Roles for Transcription Factors and Signaling Pathways in Hindbrain Segmentation and Ventricle Morphogenesis

  • Author / Creator
    Selland, Lyndsay
  • During development, expression and localization of transcription factors and transcriptional co-regulators must be tightly controlled, and in turn they are required to regulate cellular identity and cellular processes. Often this involves complex interactions with signaling pathways. We are interested in the role of transcription factors and co-regulators in regulating hindbrain segmentation and ventricle morphogenesis.
    Previous research has suggested that paralog group (PG) 1 hox genes may play a central role in establishing overall hindbrain identity, as the loss of pbx cofactors results in a loss of hindbrain identity. We find that hoxb1a regulates r4 identity, while hoxb1b is required for regulation of segmentation and rhombomere size. The loss of both hoxb1b and pbx4 is required to revert the hindbrain to the r1 ground state identity. Pbx genes regulate RA signaling through regulation of RA synthesis, while hoxb1b is required for regulation of FGF signaling and together they establish overall hindbrain identity. This suggests a central role for pbx, as more than just a cofactor to PG1 hox genes.
    Although previous research has identified processes involved in the development of the hindbrain ventricle, we wished to identify genes and signaling pathways involved in this process. The transcriptional co-regulator taz (WW domain containing transcription regulator 1; wwtr1) is localized to rhombomere boundaries, and taz mutants have disruptions in ventricle morphogenesis, causing midline separation defects and the mislocalization of apicobasal polarity components and mild reductions in cell proliferation. Previous work has shown that Taz is incorporated into the β-catenin destruction complex in the absence of Wnt ligands, where it recruits the E3 ubiquitin ligase β-TrCP (beta-transducin repeat containing E3 ubiquitin protein ligase), resulting in degradation of both β-catenin and Taz. Our results support roles for Wnt ligands at rhombomere boundaries in regulating the stabilization of Taz protein at rhombomere boundaries. Furthermore both β–catenin and Taz are required transcriptional regulators for ventricle development. Taz also regulates the expression of rfng (RFNG O-fucosylpeptide 3-beta-N-acetylglucosaminyltransferase) and wnt1 (wingless-type MMTV integration site family, member 1) at rhombomere boundaries, suggesting roles for Taz in mediating Notch signalling in ventricle development. Although disruption of Notch signalling does affect the size of the hindbrain ventricle, loss of taz does not appear to affect Notch mediated patterning of neurogenesis. Together this supports roles for Taz as a component of the Wnt/β-catenin signaling pathway and in the regulation of Notch signaling at rhombomere boundaries, and we provide evidence that these interactions are involved in hindbrain ventricle morphogenesis.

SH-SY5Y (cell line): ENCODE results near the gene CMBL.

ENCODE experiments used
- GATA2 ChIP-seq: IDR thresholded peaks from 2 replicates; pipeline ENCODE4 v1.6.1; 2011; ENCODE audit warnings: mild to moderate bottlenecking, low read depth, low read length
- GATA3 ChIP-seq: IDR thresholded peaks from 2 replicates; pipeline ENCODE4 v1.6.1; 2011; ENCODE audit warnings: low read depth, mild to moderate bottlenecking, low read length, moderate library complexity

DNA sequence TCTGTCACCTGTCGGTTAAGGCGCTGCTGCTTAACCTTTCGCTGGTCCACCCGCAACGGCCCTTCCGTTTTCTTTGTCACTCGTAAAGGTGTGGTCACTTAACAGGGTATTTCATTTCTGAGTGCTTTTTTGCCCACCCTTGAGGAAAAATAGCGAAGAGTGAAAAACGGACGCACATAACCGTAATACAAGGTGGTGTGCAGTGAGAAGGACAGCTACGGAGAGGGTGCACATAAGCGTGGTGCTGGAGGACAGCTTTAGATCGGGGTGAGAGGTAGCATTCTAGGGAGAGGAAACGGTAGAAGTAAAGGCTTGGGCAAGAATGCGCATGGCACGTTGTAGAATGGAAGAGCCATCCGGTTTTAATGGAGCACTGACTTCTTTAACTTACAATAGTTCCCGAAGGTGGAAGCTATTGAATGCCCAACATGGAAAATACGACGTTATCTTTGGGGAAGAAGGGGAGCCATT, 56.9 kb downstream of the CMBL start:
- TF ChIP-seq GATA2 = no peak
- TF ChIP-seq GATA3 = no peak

• Subjects / Keywords
  • Graduation date
    Fall 2018
  • Type of Item
  • Degree
    Doctor of Philosophy
  • DOI
  • License
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